A good place to start looking for ideas is the dietdoctor.com website - recipes, meal plans and lots of visual guides.

    Take a look, browse the forum and ask as many questions as you like. We’re here to help.
     
    • Agree Agree x 2
    • Like Like x 1
    • Informative Informative x 1
  3. KK123

    KK123 Type 1 · Well-Known Member

    Messages:
    3,979
    Likes Received:
    2,512
    Trophy Points:
    198
    Hi Sandra, well you've managed to find this site and you are already looking to change things so you are a winner already in my eyes! Please have a good old look around this site and be prepared to take a leap of faith regarding what you may think is a 'good diet' for your situation and a 'bad one'. I am quite excited for you because you are going to be amazed. You will be wondering how come you can eats lots of yummy things....also, it's hard I know but try not to let your Dr or anyone else make you feel bad or guilty or stupid and don't feel compelled to give them explanations either! xx
     
    • Like Like x 1
  4. copilost

    copilost Type 2 · Well-Known Member

    Messages:
    354
    Likes Received:
    234
    Trophy Points:
    103
    I haven't even read the rest of your post because THIS. I don't really like sweet things, don't have a sweet tooth, most things taste way too sweet for me. I'm a savoury girl. Off to read rest of your post but hugs to you WE know you aren't a closet cake eater :)
     
    • Like Like x 1
    • Friendly Friendly x 1
  5. copilost

    copilost Type 2 · Well-Known Member

    Messages:
    354
    Likes Received:
    234
    Trophy Points:
    103
    absolutely not, I ate what they said I should eat and it made me ILL. Take a deep breath, trust yourself and be prepared to take an alternative view of diet. Your TA experience means you're already in a good place to adapt to the environment. It's just you've been given some dodgy map coordinates - with the right "location" you'll be fine.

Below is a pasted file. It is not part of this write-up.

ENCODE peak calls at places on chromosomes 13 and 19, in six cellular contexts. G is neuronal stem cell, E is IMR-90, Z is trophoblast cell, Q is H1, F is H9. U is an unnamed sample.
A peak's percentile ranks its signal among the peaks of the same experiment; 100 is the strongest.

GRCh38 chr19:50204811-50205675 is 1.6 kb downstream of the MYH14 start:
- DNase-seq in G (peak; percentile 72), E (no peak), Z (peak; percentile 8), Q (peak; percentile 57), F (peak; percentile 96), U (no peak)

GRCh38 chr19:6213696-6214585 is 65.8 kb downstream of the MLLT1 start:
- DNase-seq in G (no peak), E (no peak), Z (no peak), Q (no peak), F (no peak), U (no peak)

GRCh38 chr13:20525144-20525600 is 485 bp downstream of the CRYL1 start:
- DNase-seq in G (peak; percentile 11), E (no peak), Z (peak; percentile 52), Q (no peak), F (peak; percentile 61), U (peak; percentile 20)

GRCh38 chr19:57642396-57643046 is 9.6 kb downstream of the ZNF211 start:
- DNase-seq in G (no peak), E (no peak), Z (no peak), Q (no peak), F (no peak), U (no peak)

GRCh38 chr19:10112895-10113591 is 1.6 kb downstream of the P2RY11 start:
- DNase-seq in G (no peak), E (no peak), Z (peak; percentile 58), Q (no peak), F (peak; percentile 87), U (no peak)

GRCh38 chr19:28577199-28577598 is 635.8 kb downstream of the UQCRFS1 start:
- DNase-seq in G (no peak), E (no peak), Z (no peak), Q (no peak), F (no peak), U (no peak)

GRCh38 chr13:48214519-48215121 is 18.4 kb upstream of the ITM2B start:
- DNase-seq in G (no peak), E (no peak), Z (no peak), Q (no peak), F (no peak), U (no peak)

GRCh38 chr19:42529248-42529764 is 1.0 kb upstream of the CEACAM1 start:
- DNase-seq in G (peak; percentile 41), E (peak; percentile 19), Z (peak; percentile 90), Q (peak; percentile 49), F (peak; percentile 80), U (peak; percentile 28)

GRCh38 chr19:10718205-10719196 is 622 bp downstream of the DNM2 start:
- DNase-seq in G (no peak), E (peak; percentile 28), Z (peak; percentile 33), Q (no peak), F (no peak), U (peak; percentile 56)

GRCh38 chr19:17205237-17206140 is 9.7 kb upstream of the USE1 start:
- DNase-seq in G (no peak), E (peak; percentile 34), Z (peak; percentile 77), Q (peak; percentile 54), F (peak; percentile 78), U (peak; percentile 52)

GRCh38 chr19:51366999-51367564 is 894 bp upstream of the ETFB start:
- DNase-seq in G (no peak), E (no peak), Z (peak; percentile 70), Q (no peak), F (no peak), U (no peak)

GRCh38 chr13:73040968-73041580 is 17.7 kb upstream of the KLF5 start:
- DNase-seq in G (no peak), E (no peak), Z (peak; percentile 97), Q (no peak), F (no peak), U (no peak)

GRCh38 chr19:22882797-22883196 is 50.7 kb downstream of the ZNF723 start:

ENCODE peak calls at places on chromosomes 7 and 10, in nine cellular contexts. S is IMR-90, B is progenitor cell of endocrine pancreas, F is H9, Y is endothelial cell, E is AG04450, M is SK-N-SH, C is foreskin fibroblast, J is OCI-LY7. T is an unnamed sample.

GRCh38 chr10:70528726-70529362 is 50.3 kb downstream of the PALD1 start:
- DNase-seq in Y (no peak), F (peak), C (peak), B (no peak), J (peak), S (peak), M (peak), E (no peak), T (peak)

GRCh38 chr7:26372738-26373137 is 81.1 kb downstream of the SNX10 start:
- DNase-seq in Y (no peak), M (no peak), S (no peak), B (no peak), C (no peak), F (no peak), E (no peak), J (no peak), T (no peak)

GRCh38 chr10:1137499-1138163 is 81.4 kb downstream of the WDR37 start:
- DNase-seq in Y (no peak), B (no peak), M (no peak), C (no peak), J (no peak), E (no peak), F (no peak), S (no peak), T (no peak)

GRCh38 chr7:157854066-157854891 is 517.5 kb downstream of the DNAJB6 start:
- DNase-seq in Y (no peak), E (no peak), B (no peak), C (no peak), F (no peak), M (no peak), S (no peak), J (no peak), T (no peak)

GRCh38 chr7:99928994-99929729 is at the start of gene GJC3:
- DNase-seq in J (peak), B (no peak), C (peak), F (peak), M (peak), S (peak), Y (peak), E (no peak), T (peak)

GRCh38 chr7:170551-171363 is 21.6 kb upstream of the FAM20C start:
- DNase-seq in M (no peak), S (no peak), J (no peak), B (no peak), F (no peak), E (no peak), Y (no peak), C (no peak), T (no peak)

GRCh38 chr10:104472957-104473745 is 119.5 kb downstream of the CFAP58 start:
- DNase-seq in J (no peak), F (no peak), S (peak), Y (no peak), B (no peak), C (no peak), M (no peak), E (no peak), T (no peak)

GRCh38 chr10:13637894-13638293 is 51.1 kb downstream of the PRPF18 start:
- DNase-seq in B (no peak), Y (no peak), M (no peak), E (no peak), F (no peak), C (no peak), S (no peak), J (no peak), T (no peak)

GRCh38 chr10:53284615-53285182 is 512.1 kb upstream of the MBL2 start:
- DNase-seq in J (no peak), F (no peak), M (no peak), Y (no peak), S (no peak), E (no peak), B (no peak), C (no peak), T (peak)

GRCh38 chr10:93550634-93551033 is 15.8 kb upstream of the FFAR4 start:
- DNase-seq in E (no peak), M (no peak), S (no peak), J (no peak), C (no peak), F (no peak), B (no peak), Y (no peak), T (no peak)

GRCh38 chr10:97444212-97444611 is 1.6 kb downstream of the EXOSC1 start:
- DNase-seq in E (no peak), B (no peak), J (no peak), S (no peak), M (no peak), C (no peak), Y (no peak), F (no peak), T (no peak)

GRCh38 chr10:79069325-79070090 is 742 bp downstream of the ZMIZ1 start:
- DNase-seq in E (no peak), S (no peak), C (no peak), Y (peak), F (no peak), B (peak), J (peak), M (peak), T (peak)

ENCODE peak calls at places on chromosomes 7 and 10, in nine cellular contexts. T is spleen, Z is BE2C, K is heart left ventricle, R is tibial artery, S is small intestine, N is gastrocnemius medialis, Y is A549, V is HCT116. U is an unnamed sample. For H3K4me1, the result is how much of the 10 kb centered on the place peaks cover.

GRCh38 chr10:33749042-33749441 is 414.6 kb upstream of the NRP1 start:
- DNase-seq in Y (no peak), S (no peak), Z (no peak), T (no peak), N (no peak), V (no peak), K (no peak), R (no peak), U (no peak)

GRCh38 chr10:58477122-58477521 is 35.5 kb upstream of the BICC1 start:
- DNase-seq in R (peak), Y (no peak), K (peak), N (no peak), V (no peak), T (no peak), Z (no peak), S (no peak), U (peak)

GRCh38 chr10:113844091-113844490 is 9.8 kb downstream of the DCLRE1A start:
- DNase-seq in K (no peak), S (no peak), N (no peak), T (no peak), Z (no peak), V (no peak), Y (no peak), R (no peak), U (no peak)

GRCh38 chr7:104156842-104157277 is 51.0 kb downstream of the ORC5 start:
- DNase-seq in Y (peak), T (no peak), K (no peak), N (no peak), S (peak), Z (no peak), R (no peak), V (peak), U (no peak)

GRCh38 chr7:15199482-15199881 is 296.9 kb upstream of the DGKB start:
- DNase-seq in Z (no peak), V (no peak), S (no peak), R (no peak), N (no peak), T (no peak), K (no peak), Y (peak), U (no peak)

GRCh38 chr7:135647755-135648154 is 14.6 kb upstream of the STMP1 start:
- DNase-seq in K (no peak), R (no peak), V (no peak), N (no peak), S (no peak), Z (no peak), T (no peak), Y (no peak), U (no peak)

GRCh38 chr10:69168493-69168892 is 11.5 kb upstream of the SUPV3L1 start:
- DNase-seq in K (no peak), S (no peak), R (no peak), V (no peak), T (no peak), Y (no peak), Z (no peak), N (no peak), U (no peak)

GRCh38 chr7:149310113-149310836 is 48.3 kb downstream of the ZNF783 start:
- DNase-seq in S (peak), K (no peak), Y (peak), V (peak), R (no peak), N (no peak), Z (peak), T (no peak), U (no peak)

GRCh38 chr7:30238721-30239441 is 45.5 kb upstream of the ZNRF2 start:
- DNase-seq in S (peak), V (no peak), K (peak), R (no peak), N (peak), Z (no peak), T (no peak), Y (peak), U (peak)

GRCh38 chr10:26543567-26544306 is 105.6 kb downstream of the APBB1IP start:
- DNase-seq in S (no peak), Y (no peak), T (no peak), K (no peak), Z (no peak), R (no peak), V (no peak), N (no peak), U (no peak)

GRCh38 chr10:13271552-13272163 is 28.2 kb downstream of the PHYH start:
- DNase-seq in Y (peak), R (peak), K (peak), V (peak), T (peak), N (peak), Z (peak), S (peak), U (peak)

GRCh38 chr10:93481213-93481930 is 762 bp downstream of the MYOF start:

• Like Like x 1
  6. JoKalsbeek

    JoKalsbeek I reversed my Type 2 · Expert

    Messages:
    5,003
    Likes Received:
    3,712
    Trophy Points:
    198
    I had non-alcoholic fatty liver disease. You don't want to know how often I was accused of being an alkie by various docs. Same with the diabetes; I must not be following the dietician's instructions!

    You know what? You know what you're eating, and you don't have to convince anyone of anything. What you do need to do, you've already done; gotten yourself a meter. You're right, there's a lot of contradictory advice out there, but your meter'll let you know whether a meal agrees with you or not. It's got nothing to gain or lose, no dogma to sell you on. Your meter is your True North. Have a read here on how to use it effectively, as well as some info on foods and T2. https://www.diabetes.co.uk/forum/blog-entry/the-nutritional-thingy.2330/

    All in all, you can try and find out what works for you specifically. You'll be okay. You, and your trusty meter!

    Good luck,
    Jo
     
    • Like Like x 2
    • Agree Agree x 1
  7. MrsA2

    MrsA2 Type 2 · Well-Known Member

    Messages:
    3,124
    Likes Received:
    4,218
    Trophy Points:
    198
    Hi @Sandra D
    I was in exactly the same situation 6 months ago
    I have found going low carb easy and successful and I havent been hungry.

    The strangest bit for me was finding out how much fruit (yes that stuff we think is so good for us) raised my bg. One day I had a "healthy" snack of 2 apricots mid morning and it sent my sugars as high as a cup cake did!